Conqueror of Tenerife, Alonso Fernández de Lugo, planted a cross on the beach where Santa Cruz (the name means Holy Cross) now stands, which gave the name to the town. That very cross is kept in the church, Iglesia de La Concepción and is brought out for the processions for the Day of the Cross on May 3rd.

The Fiestas de Mayo also have an important baile de magos (dance in traditional dress), held on the night of May 2. In 1999, this street party entered into the Guinness Book of Records for the largest number of diners in the open air.

This year, there were thirty-two entrants for the coveted title of Reina de las Fiestas de Mayo, or Queen of the May Festival.

Los Realejos, known as the Spanish municipality with the most fiestas because there is one being celebrated in any one of its various districts all 365 days of the year, also celebrates Día de la Cruz or Fiestas de la Cruz in a pretty big way.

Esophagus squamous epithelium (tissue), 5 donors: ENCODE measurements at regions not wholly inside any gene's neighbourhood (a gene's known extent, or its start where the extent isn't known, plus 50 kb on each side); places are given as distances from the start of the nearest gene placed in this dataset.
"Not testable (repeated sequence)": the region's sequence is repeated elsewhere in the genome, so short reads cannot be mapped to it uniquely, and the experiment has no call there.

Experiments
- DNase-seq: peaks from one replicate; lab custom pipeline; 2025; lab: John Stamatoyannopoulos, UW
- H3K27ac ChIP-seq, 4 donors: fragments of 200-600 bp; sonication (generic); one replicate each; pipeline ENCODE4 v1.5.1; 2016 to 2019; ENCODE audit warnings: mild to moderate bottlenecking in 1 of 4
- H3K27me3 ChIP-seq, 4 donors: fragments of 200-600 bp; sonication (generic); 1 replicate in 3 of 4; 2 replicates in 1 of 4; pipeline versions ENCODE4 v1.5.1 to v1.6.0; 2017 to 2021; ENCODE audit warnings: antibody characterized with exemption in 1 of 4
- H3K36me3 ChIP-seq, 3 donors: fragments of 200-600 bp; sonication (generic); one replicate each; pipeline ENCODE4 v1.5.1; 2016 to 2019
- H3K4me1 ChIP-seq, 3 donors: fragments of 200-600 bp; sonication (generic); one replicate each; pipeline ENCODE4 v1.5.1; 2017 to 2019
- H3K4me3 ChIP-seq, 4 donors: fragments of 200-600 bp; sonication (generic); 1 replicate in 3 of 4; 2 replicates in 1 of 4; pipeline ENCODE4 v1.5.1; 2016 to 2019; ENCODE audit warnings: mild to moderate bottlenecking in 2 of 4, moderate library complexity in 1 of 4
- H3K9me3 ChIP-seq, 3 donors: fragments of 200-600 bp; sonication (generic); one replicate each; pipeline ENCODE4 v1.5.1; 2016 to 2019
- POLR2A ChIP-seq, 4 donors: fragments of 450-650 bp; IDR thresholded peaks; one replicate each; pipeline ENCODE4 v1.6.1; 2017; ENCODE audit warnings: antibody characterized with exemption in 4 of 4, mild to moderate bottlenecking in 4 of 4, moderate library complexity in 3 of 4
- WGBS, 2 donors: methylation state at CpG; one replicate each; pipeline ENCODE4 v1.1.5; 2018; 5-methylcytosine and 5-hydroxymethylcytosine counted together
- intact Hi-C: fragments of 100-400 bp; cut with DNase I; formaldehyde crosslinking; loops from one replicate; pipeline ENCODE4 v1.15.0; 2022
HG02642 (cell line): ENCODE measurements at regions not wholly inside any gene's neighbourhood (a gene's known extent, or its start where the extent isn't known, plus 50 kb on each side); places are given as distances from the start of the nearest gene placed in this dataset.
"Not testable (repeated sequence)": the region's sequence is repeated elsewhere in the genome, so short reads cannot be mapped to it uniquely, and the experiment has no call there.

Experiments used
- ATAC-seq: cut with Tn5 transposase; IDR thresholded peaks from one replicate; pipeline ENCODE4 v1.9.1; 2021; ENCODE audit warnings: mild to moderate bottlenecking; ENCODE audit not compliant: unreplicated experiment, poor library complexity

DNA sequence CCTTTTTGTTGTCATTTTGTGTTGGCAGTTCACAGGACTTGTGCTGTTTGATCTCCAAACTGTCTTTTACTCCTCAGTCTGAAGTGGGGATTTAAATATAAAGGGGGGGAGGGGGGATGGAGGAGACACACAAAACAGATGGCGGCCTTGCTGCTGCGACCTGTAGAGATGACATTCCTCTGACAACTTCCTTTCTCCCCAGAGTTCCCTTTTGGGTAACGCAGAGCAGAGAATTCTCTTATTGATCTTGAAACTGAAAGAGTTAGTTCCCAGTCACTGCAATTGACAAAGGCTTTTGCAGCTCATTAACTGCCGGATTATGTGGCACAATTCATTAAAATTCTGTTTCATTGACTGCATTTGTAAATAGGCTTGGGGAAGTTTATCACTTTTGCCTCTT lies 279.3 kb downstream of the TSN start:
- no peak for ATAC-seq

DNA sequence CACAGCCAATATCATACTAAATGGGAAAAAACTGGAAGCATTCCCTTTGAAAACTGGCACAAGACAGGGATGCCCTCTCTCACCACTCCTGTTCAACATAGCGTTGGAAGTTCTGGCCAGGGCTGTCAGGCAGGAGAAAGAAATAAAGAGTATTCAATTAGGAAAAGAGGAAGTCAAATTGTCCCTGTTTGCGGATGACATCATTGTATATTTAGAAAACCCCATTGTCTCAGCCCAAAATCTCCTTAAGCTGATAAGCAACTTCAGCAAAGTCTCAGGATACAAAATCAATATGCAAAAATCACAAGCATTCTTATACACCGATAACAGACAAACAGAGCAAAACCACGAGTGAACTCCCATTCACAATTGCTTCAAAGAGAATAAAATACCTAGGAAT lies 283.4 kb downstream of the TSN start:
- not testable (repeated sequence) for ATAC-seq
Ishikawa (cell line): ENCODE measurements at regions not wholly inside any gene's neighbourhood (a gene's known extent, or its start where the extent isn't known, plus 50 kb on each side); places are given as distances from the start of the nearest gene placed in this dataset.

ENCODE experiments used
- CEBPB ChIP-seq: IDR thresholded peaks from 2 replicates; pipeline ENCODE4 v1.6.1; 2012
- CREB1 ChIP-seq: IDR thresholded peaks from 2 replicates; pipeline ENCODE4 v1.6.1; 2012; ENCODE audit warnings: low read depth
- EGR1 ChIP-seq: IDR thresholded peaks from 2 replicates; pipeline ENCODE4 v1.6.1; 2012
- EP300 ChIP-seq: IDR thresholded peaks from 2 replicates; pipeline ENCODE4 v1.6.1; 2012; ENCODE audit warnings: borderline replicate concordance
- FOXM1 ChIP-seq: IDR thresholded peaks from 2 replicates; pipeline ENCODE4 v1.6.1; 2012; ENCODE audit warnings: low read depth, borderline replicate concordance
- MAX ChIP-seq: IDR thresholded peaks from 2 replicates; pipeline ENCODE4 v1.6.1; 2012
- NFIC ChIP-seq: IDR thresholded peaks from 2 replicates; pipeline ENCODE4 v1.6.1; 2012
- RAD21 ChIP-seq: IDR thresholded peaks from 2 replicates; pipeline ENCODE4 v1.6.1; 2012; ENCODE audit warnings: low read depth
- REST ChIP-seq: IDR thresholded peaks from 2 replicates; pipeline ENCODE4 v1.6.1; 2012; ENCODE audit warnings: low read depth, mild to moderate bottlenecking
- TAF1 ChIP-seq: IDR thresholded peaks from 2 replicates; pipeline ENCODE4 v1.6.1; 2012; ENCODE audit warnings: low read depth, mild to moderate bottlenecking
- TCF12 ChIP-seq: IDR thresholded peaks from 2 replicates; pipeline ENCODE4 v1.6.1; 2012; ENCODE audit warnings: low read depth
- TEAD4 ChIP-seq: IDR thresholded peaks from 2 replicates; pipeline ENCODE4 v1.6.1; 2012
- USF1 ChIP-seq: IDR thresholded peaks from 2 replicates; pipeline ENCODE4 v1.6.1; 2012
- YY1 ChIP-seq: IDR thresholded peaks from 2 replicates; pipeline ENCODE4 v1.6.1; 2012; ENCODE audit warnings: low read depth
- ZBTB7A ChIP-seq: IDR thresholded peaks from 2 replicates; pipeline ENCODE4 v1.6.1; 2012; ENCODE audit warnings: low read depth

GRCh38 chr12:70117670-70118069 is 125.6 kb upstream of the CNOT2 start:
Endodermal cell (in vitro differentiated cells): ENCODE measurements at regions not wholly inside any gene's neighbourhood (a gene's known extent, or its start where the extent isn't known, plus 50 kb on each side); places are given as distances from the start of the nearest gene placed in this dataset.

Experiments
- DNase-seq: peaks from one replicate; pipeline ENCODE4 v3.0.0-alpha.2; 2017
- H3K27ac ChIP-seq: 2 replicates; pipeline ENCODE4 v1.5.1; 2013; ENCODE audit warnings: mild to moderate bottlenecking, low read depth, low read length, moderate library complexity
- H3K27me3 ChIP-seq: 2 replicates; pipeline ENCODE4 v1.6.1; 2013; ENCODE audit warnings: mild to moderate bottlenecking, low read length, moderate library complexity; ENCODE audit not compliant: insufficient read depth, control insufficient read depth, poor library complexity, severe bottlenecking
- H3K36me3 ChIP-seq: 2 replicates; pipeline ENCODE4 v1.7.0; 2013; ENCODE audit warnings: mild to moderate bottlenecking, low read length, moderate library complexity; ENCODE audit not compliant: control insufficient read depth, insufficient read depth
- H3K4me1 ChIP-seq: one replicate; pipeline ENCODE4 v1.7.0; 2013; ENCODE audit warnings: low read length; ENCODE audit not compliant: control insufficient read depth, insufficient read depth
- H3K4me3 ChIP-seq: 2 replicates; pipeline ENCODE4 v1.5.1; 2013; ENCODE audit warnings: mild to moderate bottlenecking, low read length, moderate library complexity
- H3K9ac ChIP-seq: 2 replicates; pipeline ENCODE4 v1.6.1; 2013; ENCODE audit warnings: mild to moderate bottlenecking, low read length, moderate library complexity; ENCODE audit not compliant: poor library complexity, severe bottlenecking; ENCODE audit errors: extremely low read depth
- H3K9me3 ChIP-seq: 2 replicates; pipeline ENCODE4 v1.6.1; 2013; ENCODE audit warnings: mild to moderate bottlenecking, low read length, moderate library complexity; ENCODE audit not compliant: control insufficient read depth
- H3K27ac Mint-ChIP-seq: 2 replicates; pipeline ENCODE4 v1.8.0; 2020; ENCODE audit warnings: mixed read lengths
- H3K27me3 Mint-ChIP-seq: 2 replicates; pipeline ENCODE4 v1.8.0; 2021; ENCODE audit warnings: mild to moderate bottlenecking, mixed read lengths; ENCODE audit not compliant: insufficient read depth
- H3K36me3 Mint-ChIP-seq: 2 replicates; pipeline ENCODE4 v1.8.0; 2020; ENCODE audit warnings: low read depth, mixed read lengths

The firework display on the night of the 3rd - performed by the Los Realejos firm of Hermanos Toste is considered one of the best in Europe. Hermanos Toste was formed in Los Realejos, under the name of Pirotecnia Teide, in 1788 by Marcos Toste del Castillo. They still use artisan methods of manufacturing their prize-winning fireworks and the family tradition is passed from generation to generation.